Mercer Island delays public engagement process on budget | City briefs

  • Wednesday, September 20, 2017 3:37pm
  • News

City delays budget engagement process

In July, the city of Mercer Island began a public engagement process to share information about the city’s financial challenges with the community and to seek public input on how best to balance the budget.

While the current 2017-2018 budget has been temporarily balanced using a one-time surplus, the city is projecting significant deficits starting in 2019. This includes the General Fund, which pays for a wide range of city services such as park maintenance, police and fire services and special events, as well as the Youth and Family Services Fund, which supports school counselors, emergency family assistance and employment assistance programs.

At its Sept. 5 meeting, the City Council decided to extend the public engagement plan into 2018 to allow more time to inform and educate the community. A key outreach component is the formation of a Community Advisory Group (CAG) appointed by the city manager to review the data, discuss the challenges and solutions and provide a recommendation. CAG meetings will be widely advertised and open to all.

Now that a revised engagement calendar has been set, the city manager has reopened recruitment for volunteers interested in serving on the CAG and strives to appoint a broad-based, diverse group of citizens. Residents are invited to apply before Oct. 27. Read more about the history of this issue, including links to budget documents and a schedule of upcoming meetings at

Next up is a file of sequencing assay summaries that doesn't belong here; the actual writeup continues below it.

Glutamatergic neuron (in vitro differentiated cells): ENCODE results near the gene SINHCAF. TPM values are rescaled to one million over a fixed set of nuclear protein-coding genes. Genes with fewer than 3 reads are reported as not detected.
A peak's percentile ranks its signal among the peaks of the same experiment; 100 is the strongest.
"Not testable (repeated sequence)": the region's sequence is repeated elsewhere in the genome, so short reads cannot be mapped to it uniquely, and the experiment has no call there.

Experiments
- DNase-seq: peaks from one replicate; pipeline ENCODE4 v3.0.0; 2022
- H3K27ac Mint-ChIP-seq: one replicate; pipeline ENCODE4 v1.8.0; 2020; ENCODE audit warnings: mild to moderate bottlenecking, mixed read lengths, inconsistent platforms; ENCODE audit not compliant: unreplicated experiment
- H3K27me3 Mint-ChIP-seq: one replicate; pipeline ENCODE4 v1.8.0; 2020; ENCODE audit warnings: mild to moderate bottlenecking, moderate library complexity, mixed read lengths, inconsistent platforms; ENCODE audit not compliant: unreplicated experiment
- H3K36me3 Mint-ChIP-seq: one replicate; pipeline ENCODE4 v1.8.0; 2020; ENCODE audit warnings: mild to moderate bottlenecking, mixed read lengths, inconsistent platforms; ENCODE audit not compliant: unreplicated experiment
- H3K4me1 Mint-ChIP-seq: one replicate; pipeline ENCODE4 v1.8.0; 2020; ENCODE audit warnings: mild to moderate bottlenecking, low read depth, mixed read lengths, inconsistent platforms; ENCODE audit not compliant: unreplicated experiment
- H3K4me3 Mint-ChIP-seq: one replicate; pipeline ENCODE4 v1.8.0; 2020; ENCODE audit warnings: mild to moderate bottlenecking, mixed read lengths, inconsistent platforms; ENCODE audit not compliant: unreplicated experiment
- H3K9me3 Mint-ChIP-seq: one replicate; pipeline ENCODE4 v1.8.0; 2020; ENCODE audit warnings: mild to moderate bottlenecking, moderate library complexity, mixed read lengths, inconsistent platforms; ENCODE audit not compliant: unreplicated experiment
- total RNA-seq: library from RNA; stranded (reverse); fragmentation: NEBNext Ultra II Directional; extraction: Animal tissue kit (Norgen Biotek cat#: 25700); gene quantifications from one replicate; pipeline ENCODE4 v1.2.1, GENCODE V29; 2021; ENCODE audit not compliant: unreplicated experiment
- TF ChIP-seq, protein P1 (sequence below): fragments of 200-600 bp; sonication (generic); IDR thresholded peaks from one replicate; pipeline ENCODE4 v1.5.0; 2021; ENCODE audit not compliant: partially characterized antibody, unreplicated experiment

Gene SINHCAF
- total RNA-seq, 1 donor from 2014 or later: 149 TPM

The city is also piloting a new technology that allows interested residents to join a moderated, community meeting by telephone or computer, providing a new option for those who are unable to attend in-person. Participants may ask questions in real-time, and a recording of the event is available after.

An interactive “Telephone Town Hall” meeting covering financial issues is set for 7-8 p.m. on Oct. 11. Online registration will open soon.

City departments collaborate to help low-income residents with water bills

Summer usually brings an increase in the number of residents unable to pay their water bills.

“We see this jump every year, as the weather heats up and water usage climbs,” said Suzanne Riddell, utility billing supervisor with the city of Mercer Island’s Finance Department.

But there is help available. The city has a discount program for low-income residents. Qualifying accounts are able to secure a 75 percent reduction on most portions of their bill — currently, 42 people are enrolled, mostly seniors on fixed incomes. The city’s Youth and Family Services Department (YFS) contributes by offering assistance to Islanders in filling out the discount application.

“When we can take care of that situation for an individual, it relieves a big stress in their life,” said Cheryl Manriquez, family support and employment coordinator.

A social worker and employment counselor, Manriquez can help residents with more than their water bill.

“We can take a close look at their whole financial picture and their needs, be it employment assistance, food, clothing, medical care or something else, and we work in partnership with folks to help them address their family’s needs,” she said.

She credits Riddell with steering late-paying utility customers her way.

“The close connection between the city’s finance and YFS departments reflects how we both share the same mission of providing outstanding services to Mercer Island residents,” she said.

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